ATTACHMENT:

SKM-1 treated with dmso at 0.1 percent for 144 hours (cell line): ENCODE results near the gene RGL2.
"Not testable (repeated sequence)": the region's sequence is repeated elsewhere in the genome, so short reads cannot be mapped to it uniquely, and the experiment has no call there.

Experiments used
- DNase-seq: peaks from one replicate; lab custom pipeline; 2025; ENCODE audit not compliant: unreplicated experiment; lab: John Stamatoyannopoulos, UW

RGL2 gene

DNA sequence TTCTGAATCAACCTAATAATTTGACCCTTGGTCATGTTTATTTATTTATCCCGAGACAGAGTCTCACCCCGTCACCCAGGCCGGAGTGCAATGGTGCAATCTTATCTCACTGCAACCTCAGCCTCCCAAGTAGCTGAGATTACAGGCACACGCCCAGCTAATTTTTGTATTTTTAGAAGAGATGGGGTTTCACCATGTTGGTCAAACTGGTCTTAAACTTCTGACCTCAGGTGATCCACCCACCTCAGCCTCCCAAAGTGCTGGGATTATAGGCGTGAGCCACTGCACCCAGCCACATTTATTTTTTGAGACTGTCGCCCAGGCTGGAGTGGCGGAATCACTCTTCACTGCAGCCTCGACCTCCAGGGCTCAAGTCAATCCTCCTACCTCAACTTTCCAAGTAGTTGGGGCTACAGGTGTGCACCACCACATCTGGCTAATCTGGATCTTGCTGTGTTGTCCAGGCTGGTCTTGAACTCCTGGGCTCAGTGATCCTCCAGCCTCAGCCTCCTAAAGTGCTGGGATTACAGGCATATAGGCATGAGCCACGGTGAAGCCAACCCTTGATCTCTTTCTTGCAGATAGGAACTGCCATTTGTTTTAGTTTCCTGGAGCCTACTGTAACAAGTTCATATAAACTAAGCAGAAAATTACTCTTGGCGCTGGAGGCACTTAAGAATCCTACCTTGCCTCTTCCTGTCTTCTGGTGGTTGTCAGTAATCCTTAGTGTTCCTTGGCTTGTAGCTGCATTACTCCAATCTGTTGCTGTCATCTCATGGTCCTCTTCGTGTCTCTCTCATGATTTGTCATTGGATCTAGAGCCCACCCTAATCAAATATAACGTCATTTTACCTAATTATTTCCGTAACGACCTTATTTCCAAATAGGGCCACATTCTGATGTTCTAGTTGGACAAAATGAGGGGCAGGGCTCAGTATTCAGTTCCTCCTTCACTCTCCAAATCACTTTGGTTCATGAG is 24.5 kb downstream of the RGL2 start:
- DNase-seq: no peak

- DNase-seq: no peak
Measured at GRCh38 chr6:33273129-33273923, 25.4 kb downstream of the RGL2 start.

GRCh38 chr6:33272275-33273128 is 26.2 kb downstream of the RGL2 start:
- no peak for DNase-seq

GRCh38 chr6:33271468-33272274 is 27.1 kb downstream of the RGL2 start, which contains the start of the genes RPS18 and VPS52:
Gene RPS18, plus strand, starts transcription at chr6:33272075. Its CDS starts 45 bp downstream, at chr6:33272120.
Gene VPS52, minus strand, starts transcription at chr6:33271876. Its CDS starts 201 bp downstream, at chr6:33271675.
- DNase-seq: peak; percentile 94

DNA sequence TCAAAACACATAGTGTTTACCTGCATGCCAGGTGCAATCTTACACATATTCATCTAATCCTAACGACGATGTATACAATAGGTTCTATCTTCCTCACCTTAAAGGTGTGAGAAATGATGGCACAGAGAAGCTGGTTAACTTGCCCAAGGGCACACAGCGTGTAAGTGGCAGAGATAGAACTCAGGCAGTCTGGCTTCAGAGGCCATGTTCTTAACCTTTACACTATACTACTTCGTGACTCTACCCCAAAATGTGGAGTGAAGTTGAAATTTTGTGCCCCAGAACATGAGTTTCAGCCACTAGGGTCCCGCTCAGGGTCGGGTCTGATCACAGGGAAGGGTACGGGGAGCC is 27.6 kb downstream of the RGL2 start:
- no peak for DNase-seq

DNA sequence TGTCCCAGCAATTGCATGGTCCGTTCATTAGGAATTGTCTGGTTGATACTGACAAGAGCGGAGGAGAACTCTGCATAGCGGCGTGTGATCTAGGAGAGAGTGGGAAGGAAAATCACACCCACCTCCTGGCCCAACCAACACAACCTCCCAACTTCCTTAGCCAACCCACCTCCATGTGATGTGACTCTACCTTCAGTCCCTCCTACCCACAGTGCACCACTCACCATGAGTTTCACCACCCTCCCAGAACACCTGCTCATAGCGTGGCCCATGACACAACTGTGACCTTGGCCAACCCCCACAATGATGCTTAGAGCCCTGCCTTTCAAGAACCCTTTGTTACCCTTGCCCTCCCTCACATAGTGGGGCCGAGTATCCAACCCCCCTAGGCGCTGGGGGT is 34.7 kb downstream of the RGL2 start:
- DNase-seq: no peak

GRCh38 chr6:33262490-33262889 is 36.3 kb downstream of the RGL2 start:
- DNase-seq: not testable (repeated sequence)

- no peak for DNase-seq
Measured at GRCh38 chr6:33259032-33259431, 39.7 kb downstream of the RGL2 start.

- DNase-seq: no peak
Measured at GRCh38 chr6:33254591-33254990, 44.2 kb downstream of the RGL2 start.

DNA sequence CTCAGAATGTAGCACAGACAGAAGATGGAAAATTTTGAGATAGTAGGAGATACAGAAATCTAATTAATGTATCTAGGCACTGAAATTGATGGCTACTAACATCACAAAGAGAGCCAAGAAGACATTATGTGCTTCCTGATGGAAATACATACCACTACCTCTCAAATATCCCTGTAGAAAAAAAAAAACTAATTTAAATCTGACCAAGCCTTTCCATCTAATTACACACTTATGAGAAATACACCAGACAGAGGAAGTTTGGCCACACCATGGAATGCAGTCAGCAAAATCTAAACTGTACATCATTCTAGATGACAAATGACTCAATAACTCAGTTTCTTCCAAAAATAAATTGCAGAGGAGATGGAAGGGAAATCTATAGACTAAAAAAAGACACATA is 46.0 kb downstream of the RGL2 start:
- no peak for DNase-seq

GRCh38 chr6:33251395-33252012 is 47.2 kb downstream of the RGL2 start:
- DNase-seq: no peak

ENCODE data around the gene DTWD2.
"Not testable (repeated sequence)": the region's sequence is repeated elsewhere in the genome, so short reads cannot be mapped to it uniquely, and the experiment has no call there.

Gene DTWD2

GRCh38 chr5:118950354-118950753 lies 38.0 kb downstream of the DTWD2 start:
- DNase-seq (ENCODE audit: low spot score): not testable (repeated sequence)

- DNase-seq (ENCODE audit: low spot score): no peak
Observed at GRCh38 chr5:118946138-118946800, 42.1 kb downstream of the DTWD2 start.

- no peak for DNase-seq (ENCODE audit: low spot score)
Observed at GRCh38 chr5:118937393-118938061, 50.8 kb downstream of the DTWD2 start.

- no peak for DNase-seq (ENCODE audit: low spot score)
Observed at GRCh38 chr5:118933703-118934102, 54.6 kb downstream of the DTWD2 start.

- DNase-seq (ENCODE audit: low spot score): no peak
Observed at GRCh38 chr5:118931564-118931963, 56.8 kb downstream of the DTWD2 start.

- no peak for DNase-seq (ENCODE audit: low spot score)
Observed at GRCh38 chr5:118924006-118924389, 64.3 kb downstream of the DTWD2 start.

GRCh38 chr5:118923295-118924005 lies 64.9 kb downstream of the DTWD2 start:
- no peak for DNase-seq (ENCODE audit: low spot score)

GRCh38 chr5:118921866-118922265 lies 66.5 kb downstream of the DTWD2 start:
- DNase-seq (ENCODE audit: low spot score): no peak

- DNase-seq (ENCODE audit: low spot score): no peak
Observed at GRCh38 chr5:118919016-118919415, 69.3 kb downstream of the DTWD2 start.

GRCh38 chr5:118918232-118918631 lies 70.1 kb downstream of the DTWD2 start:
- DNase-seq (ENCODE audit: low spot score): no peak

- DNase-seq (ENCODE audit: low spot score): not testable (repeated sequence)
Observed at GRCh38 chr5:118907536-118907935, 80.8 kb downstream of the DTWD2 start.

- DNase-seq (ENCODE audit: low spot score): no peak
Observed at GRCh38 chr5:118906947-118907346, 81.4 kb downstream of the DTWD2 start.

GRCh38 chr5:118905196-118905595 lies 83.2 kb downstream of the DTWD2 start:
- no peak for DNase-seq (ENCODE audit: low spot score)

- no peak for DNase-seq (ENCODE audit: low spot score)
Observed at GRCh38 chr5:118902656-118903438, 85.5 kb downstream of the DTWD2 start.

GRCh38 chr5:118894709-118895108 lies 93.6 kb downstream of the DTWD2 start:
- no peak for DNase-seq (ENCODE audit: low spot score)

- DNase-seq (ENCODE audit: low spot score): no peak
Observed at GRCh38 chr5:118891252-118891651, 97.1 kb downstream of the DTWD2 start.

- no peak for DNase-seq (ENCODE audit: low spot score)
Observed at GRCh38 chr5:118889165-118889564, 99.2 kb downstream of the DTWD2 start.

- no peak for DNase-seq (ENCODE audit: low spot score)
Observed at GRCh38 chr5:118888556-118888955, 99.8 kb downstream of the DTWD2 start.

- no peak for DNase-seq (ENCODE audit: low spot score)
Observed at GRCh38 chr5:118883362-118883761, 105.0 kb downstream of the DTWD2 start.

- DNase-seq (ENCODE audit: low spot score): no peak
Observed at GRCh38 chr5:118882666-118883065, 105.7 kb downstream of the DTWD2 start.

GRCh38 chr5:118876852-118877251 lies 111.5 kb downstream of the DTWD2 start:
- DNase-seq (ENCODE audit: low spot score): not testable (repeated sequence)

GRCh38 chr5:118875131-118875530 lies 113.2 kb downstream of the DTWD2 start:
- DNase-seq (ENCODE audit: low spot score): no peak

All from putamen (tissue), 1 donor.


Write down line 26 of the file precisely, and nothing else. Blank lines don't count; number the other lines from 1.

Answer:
DNA sequence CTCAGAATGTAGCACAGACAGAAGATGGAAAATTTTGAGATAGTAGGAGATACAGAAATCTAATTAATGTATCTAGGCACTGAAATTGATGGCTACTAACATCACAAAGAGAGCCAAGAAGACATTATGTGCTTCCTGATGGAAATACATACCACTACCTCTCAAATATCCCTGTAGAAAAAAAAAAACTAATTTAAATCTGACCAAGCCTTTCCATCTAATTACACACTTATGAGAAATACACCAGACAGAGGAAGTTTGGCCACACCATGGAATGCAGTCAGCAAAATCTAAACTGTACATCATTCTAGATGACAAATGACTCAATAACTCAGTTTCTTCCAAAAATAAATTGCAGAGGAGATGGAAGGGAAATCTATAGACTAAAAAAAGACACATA is 46.0 kb downstream of the RGL2 start: